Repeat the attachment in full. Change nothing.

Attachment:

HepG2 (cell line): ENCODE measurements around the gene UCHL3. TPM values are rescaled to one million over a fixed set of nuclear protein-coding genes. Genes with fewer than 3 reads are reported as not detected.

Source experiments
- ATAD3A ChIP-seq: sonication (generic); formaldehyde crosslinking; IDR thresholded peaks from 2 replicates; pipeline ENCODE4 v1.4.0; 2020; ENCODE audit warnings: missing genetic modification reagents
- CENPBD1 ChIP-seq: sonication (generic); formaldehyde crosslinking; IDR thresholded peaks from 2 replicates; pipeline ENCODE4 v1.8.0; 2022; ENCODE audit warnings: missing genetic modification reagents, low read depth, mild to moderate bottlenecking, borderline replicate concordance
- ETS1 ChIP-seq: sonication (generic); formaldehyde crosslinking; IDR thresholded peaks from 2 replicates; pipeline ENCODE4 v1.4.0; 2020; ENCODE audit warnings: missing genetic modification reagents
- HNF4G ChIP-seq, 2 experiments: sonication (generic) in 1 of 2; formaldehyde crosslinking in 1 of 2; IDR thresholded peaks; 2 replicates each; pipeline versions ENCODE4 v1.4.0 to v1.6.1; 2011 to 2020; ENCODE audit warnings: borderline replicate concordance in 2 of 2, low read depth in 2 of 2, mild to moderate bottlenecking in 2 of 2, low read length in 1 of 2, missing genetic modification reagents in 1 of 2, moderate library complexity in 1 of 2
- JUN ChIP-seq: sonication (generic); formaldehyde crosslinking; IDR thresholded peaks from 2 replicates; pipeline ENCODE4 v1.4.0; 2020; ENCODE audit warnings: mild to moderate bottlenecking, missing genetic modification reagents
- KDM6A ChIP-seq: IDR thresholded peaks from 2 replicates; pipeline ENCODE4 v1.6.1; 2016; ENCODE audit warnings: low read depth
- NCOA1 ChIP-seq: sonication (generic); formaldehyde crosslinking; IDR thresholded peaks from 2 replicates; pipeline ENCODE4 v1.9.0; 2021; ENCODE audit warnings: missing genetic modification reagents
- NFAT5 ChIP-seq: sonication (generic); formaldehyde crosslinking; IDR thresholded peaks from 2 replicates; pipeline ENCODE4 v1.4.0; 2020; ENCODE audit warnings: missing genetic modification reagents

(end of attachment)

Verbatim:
HepG2 (cell line): ENCODE measurements around the gene UCHL3. TPM values are rescaled to one million over a fixed set of nuclear protein-coding genes. Genes with fewer than 3 reads are reported as not detected.

Source experiments
- ATAD3A ChIP-seq: sonication (generic); formaldehyde crosslinking; IDR thresholded peaks from 2 replicates; pipeline ENCODE4 v1.4.0; 2020; ENCODE audit warnings: missing genetic modification reagents
- CENPBD1 ChIP-seq: sonication (generic); formaldehyde crosslinking; IDR thresholded peaks from 2 replicates; pipeline ENCODE4 v1.8.0; 2022; ENCODE audit warnings: missing genetic modification reagents, low read depth, mild to moderate bottlenecking, borderline replicate concordance
- ETS1 ChIP-seq: sonication (generic); formaldehyde crosslinking; IDR thresholded peaks from 2 replicates; pipeline ENCODE4 v1.4.0; 2020; ENCODE audit warnings: missing genetic modification reagents
- HNF4G ChIP-seq, 2 experiments: sonication (generic) in 1 of 2; formaldehyde crosslinking in 1 of 2; IDR thresholded peaks; 2 replicates each; pipeline versions ENCODE4 v1.4.0 to v1.6.1; 2011 to 2020; ENCODE audit warnings: borderline replicate concordance in 2 of 2, low read depth in 2 of 2, mild to moderate bottlenecking in 2 of 2, low read length in 1 of 2, missing genetic modification reagents in 1 of 2, moderate library complexity in 1 of 2
- JUN ChIP-seq: sonication (generic); formaldehyde crosslinking; IDR thresholded peaks from 2 replicates; pipeline ENCODE4 v1.4.0; 2020; ENCODE audit warnings: mild to moderate bottlenecking, missing genetic modification reagents
- KDM6A ChIP-seq: IDR thresholded peaks from 2 replicates; pipeline ENCODE4 v1.6.1; 2016; ENCODE audit warnings: low read depth
- NCOA1 ChIP-seq: sonication (generic); formaldehyde crosslinking; IDR thresholded peaks from 2 replicates; pipeline ENCODE4 v1.9.0; 2021; ENCODE audit warnings: missing genetic modification reagents
- NFAT5 ChIP-seq: sonication (generic); formaldehyde crosslinking; IDR thresholded peaks from 2 replicates; pipeline ENCODE4 v1.4.0; 2020; ENCODE audit warnings: missing genetic modification reagents